10 Rules for Constructive Conflict - EDIS

10 Rules for Constructive Conflict1
Victor William Harris2
“We’re all dysfunctional. So get over it!” says a bumper
sticker that has become commonplace in some areas of the
United States. Two steps to ongoing relationship growth
and development are 1) to become aware of our own
dysfunctions and 2) to root out and overcome as many of
our dysfunctions as we can by gaining the knowledge and
skills to build healthy relationships. Getting rid of many
of our own dysfunctions so we don’t pass them on to our
children is one of the greatest gifts and legacies we can leave
name-calling, sneering, rolling the eyes, or giving people the
silent treatment?
Helpful Information
Determining how we handle conflicts—whether constructively or destructively—is a good way to see how functional
or dysfunctional we are acting in our relationships. Take a
minute and complete the quiz below to see if you handle
conflict in a constructive or destructive way. It will help you
realize what you are already doing well and what skills you
might still want to work on a little more.
10 Rules for Constructive Conflict
Answer yes or no in the 10 RULES QUIZ below to see
whether you are conflicting constructively.
1.Do I attack, accuse, or blame others and put them on the
defensive through the use of destructive conflict tactics like
slamming doors, nagging, criticizing, mocking, mimicking,
Figure 1. How do you handle conflicts?
Credits: Image by Mark Jaroski-Biava. CC BY-SA 2.0. http://flic.
2.Do I employ constructive conflict tactics like calming down,
seeking to speak non-defensively, using a soft voice, calling
“Time-Out” when I feel like I might use a destructive
conflict tactic, seeking to achieve a compromise, or simply
resolving the conflict by agreeing to disagree?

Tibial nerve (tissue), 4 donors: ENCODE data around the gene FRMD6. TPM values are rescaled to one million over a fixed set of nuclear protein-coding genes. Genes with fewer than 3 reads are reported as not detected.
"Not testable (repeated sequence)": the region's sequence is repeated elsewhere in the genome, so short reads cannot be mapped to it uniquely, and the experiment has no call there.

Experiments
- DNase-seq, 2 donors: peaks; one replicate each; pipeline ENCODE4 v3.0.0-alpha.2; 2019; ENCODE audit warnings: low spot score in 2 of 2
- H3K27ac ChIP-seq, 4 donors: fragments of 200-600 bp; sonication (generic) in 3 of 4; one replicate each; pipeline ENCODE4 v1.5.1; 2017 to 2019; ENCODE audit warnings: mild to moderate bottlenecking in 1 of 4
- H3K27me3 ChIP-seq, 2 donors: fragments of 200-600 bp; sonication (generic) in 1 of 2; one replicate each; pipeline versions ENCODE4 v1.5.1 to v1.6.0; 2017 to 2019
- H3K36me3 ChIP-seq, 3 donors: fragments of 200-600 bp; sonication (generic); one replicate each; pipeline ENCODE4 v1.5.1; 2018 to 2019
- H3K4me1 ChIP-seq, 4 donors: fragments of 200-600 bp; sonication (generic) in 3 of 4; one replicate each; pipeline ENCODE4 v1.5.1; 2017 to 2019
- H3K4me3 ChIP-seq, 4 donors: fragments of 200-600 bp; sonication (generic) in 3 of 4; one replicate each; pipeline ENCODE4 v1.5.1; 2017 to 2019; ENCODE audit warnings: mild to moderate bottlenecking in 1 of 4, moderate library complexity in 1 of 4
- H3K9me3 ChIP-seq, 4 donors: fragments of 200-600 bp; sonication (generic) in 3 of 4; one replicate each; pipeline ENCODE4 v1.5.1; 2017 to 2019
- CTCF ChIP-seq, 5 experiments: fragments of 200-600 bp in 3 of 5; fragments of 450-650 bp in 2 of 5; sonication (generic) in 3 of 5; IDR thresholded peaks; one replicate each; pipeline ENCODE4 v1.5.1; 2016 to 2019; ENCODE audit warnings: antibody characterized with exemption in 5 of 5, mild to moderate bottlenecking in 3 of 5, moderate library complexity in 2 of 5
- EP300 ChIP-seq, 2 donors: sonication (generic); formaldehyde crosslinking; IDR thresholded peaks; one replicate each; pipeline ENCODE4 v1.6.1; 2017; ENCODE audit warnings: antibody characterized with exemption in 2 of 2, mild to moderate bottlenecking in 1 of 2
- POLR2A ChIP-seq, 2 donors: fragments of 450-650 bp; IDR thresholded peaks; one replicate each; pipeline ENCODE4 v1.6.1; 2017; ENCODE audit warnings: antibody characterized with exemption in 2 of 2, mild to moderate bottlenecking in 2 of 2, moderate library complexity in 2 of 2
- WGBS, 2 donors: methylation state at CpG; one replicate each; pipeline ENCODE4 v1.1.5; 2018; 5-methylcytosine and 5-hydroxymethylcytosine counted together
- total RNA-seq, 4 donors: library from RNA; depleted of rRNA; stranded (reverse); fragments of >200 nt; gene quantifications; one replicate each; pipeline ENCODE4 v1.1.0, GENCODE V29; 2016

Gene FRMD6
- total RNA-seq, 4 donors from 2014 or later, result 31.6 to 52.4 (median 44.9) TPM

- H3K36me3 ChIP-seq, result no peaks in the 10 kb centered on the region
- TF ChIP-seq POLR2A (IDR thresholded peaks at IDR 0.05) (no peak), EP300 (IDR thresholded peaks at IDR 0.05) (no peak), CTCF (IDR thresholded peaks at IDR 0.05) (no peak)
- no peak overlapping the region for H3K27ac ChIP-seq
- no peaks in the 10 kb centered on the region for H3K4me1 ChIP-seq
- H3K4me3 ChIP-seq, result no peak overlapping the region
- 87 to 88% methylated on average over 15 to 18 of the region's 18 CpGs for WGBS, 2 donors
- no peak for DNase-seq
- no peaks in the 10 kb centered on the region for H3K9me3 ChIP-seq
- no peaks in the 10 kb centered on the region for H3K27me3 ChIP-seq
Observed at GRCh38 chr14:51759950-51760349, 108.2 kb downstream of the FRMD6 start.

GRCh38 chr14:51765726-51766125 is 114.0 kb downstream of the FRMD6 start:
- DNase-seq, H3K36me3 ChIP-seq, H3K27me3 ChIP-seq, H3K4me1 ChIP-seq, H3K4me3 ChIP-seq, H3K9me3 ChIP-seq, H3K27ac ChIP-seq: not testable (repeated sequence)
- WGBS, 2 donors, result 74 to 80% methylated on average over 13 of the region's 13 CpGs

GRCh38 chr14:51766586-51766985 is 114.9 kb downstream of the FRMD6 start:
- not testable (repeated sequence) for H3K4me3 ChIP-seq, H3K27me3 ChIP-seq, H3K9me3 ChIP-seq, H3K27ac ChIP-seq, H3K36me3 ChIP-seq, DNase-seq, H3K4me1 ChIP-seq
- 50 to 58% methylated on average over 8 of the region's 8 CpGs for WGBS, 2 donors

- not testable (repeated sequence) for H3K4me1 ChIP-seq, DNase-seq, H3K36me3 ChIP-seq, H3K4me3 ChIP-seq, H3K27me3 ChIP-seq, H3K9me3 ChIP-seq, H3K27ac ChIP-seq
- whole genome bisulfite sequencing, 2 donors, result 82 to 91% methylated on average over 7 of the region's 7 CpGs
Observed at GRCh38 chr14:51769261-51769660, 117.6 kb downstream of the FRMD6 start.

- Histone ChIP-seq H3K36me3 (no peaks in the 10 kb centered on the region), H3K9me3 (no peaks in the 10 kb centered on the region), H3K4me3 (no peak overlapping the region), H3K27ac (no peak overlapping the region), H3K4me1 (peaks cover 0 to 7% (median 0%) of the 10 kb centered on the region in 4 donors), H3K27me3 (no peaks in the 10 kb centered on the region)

3.Do I soften the conflict by constructively focusing on feelings first (i.e., “This is how I feel when…”) and then moving
on to the specific issue or complaint?
1. This document is FCS2314, one of a series of the Family, Youth and Community Sciences Department, UF/IFAS Extension. Original publication date
January 2012. Reviewed January 2015. Visit the EDIS website at http://edis.ifas.ufl.edu.
2. Victor William Harris, Ph.D., assistant professor and Extension specialist, Department of Family, Youth and Community Sciences, UF/IFAS Extension,
Gainesville, FL 32611.
The Institute of Food and Agricultural Sciences (IFAS) is an Equal Opportunity Institution authorized to provide research, educational information and other services only to
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Commissioners Cooperating. Nick T. Place, dean for UF/IFAS Extension.
4.Do I focus on one specific issue at a time and seek to resolve
it before moving on to another issue, so the conflict doesn’t
degenerate into a mudslinging contest?
5.Can I identify patterns of destructive behavior and focus
on the underlying root causes for these patterns such as
power and control, commitment, unmet needs, acceptance,
appreciation, and integrity?
6.Do I think win-win and understand that if one person loses
the argument, then both people in the relationship lose?
7.Can I calm myself when I am feeling angry, frustrated, or
overwhelmed and resist using destructive conflict tactics so
that I can avoid saying things that are hurtful?
to help us resolve conflicts constructively (Gottman 1994a,
RULE 3: Focus on Feelings, First, Then
Move to the Specific Issue
This is an important part of learning to speak non-defensively. If we can soften the introduction of the complaint,